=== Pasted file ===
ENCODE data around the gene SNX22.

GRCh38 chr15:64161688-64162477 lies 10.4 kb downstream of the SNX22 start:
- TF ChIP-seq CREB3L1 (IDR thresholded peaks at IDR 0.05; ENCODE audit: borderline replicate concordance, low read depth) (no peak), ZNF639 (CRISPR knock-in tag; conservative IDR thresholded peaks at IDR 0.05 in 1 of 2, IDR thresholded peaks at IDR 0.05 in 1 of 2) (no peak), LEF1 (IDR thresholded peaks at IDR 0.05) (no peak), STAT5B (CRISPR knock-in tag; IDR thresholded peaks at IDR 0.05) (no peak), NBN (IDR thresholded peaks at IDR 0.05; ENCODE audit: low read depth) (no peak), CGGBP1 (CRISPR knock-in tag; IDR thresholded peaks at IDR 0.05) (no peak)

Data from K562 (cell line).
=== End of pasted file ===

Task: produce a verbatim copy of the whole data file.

ENCODE data around the gene SNX22.

GRCh38 chr15:64161688-64162477 lies 10.4 kb downstream of the SNX22 start:
- TF ChIP-seq CREB3L1 (IDR thresholded peaks at IDR 0.05; ENCODE audit: borderline replicate concordance, low read depth) (no peak), ZNF639 (CRISPR knock-in tag; conservative IDR thresholded peaks at IDR 0.05 in 1 of 2, IDR thresholded peaks at IDR 0.05 in 1 of 2) (no peak), LEF1 (IDR thresholded peaks at IDR 0.05) (no peak), STAT5B (CRISPR knock-in tag; IDR thresholded peaks at IDR 0.05) (no peak), NBN (IDR thresholded peaks at IDR 0.05; ENCODE audit: low read depth) (no peak), CGGBP1 (CRISPR knock-in tag; IDR thresholded peaks at IDR 0.05) (no peak)

Data from K562 (cell line).